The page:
Loans Are Not Always The Best Choice For College Students

Loans Are Not Always The Best Choice For College Students

Financial experts warn that the long term effects can out weigh the quick cash.

MONROE (KTVE/KARD) - The nation’s college students collectively owe $1.2 trillion in student loan debt, according to the U.S. Department of Education.  That number is growing.

Kim Cox, the branch manager and financial consultant at Ouachita Valley Federal Credit Union has been helping families sort through financial aid for college.

While many families come in with a game plan, others don’t.

"A lot of these people that we see have not prepared for college, " says Cox.

Instead of saving, more families are choosing student loans to pay for school. Unlike a house which can be foreclosed on, or a car that can be repossessed, student loans don’t disappear.  

“A student loan debt is one of the only debts, besides taxes, that are not dischargeable in a bankruptcy,” adds Cox. “There’s no way to get rid of that debt.”

Student loans can be an attractive offer for college students because it means quick cash today. Most loans don’t have to be repaid until after graduation.  But even with payments, large sums of student loan debt come with negative side effects.

“Five, six, seven years down the line when these individuals are now professionals in the work environment, and they’re wanting to purchase a new home or another vehicle, their student loan debt hangs on that,” says Cox. “It causes their debt-to -income ratio to be so high they won’t be able to even qualify for such a loan.”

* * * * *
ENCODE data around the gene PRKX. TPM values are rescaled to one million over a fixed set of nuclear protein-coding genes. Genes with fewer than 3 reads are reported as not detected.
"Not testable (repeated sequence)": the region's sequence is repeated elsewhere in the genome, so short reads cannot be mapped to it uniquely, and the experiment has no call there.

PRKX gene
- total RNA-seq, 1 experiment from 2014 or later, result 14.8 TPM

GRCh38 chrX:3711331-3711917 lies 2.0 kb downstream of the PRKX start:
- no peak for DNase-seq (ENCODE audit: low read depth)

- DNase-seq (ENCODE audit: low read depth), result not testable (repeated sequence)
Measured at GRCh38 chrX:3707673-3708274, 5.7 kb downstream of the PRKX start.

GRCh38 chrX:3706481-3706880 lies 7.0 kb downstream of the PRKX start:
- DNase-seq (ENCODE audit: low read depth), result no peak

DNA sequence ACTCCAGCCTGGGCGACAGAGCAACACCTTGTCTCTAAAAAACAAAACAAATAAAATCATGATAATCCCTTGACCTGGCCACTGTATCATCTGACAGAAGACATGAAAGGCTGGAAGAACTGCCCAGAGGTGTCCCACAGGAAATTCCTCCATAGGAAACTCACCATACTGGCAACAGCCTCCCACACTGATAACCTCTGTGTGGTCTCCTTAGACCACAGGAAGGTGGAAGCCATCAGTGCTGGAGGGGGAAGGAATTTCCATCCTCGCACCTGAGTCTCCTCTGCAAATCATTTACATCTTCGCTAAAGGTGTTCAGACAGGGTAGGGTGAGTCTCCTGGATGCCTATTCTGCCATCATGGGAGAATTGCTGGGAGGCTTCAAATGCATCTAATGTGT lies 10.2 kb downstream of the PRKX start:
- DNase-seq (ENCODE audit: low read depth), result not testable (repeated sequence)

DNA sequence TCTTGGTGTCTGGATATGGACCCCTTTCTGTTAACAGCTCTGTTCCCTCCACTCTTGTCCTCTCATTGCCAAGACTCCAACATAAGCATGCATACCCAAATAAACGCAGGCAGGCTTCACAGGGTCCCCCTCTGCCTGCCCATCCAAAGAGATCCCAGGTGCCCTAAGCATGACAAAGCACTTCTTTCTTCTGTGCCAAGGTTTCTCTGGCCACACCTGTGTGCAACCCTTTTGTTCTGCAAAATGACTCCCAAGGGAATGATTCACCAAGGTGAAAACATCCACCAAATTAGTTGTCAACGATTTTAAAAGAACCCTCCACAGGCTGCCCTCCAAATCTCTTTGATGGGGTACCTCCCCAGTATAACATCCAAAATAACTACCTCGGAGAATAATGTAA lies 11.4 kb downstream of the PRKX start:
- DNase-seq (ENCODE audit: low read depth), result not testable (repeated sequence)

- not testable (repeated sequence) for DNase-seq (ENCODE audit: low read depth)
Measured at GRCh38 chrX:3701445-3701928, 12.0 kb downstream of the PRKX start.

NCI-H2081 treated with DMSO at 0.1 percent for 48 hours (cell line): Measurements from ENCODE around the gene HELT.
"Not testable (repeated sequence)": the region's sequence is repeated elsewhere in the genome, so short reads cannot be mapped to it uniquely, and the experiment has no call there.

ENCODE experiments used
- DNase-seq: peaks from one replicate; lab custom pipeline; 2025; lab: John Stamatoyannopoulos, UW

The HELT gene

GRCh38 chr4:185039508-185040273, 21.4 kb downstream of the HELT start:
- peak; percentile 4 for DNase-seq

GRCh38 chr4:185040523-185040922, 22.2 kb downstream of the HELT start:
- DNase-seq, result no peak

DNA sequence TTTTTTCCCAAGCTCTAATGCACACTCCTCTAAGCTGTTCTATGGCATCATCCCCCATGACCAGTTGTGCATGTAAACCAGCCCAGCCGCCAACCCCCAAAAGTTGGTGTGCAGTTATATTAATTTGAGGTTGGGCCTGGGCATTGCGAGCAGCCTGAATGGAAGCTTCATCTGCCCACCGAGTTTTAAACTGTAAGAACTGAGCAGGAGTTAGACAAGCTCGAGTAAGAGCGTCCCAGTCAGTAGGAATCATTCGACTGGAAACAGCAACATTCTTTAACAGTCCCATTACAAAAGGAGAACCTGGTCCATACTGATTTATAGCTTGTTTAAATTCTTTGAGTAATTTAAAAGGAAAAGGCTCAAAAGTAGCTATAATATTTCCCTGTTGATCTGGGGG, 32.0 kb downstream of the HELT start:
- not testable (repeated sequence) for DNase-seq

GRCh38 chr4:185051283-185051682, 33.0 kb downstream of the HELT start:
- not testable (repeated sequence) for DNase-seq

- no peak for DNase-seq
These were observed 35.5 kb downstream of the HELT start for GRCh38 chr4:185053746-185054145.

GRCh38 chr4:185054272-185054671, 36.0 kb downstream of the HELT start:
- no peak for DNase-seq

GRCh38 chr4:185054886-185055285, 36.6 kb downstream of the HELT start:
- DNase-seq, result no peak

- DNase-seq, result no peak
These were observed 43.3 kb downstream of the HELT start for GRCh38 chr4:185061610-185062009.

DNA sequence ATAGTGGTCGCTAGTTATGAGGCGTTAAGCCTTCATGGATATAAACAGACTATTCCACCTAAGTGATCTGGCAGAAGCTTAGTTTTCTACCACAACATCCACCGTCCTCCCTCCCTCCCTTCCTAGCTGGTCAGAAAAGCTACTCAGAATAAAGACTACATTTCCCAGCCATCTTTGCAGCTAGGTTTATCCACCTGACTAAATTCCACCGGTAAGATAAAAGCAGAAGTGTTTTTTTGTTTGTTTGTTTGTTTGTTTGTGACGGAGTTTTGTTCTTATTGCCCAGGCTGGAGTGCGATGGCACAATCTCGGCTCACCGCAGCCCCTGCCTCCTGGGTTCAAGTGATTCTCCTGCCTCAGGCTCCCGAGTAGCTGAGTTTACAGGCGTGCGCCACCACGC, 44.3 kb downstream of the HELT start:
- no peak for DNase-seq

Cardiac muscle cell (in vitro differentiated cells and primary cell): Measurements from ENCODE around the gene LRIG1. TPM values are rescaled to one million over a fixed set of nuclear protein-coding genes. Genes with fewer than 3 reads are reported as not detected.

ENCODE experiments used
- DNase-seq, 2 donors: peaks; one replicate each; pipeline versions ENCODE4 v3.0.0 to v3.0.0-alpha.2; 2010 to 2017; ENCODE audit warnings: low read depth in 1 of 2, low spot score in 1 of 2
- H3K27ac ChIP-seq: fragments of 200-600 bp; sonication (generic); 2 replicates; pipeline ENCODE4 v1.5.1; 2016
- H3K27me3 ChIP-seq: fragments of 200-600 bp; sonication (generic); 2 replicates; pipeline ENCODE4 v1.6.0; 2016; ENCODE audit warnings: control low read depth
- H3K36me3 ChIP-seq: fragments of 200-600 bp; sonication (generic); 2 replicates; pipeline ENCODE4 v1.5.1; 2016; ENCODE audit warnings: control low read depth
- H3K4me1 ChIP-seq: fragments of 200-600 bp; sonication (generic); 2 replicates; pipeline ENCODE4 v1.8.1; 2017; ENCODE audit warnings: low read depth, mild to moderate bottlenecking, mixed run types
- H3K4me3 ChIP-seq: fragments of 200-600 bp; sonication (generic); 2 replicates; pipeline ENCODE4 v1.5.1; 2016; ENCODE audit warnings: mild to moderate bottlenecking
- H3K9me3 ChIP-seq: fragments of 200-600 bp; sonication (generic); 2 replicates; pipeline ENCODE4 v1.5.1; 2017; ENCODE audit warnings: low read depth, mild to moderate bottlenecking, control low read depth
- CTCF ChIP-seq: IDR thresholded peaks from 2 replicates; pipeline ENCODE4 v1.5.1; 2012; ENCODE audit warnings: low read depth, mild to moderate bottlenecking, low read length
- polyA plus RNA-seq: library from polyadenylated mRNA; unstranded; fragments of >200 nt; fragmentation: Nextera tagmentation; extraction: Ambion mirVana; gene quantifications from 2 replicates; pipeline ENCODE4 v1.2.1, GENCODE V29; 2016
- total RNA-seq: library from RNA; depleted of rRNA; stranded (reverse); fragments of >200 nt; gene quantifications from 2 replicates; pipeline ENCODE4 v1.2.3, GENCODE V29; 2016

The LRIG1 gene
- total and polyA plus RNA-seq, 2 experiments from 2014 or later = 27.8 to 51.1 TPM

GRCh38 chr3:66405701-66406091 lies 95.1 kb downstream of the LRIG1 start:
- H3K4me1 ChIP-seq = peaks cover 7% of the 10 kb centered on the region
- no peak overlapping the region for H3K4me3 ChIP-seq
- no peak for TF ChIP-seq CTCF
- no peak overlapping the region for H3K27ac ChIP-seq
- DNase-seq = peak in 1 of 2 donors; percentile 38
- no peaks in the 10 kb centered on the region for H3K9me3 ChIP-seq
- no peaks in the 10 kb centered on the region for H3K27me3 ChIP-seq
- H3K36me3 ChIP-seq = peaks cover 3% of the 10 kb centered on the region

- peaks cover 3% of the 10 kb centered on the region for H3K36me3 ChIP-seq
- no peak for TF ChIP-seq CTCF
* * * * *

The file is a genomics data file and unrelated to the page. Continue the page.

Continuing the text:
Over at the University of Louisiana at Monroe, representatives from the financial aid office say they encourage students not to borrow beyond their means, if they do decide to take on loans.

“It’s certainly there for them to cover necessary costs they have or for out of pocket expenses,” says Assistant Vice President for Enrollment, Lisa Miller. “It’s not there to have a lucrative lifestyle, which is often very tempting for young people.”

She says students and parents need to explore all options before taking student loans.

“There’s always going to be that day when they have to pay it back,” adds Miller.

Kim Cox says families should start saving for college during a child’s younger years.

That way they don’t end up sitting at her desk, trying to secure a student loan.

“My best advice that I’ve got for anyone right now is to prepare. Prepare as early as you can,” adds Cox.

Students should fill out a Free Application For Student Aid or FAFSA-form before making any decisions about student loans from private sources. 

Parents should also consider keeping kids in state to take advantage of state wide grants and scholarships. 

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